I’m just on my way back from Wigan, having given a presentation this afternoon on the role of the records manager in digital preservation to a group of, you’ve guessed it, records managers. I was really encouraged to see that the group had decided to dedicate their entire meeting today to tackling the thorny issue of digital preservation. It doesn’t happen very often – usually there’s just the odd session on digital preservation at this type of event – but it’s really great that they recognised from the start that digital preservation can’t be covered in 45 minutes! That’s not to say it can be covered in a day of course, but at least it gave them the opportunity to hear from a number of different speakers, all of whom approached the subject from a different perspective.
One of the things I decided to focus on was the issue of authenticity. It’s a real interest of mine and I’ve been wondering for a while if perhaps we might not be paying as much attention to it as we ought to be, particularly insofar as office records such as text documents, spreadsheets and emails are concerned. The immediate value of this type of record lies, to a great extent, in their evidential value. Their evidential value rests on their authenticity. If the authenticity of the records is compromised then their evidential value is too, and then we run into all sorts of issues like legal accountability and so on.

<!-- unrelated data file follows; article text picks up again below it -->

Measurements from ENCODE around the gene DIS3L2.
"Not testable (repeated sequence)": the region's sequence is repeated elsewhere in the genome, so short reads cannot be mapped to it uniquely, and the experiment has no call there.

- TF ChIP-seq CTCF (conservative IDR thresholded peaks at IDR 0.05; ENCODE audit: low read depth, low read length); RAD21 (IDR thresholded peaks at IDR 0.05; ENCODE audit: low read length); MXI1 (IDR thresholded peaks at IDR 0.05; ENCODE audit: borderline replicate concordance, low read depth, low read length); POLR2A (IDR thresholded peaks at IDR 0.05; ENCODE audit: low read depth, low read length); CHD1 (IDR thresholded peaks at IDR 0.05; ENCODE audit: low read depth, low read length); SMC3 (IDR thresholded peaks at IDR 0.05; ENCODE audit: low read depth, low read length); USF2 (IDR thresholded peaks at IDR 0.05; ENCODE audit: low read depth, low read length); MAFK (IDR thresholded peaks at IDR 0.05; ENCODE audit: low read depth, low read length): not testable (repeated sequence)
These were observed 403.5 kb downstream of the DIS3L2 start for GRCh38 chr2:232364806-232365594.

One of the reasons I think it’s such a relevant issue for records managers is the fact that even small migrations through different applications and application versions have the potential to impact on the authenticity of a record. Such migrations are known to have the ability to alter, for example, automatically generated content such as date and author fields in a text document. In a spreadsheet that derives strings of cell content from embedded formula, a migration of this sort can also impact on the end calculation – particularly if the spreadsheet has been badly created or has errors in it.
The problem is, of course, that migrations on this scale can take place fairly frequently. An organisation may decide to ‘upgrade’ the software they use, or a user may decide to access and develop a shared file with a different application to the one that’s commonly used, with unexpected results. If there’s no attempt to control these circumstances (and I’m not necessarily saying they can be controlled but that we should at least make an attempt to control them) then the risks to a record’s authenticity are increased. And all this before it even reaches an archive.
We talk a lot in our community about Trusted Digital Repositories and preserving digital objects once in the archive. But I’d really love to see some more discussion of how we can ensure records are maintained in an authentic way before they are actually ingested. This is where the records managers – and the records creators – come in. Because otherwise, we run the risk of preserving records whose authenticity could be in question despite their storage/preservation in a TDR. And, because they are stored/preserved in a TDR, their authenticity prior to the point of ingest may never even be questioned and non-authentic records therefore find their way into use.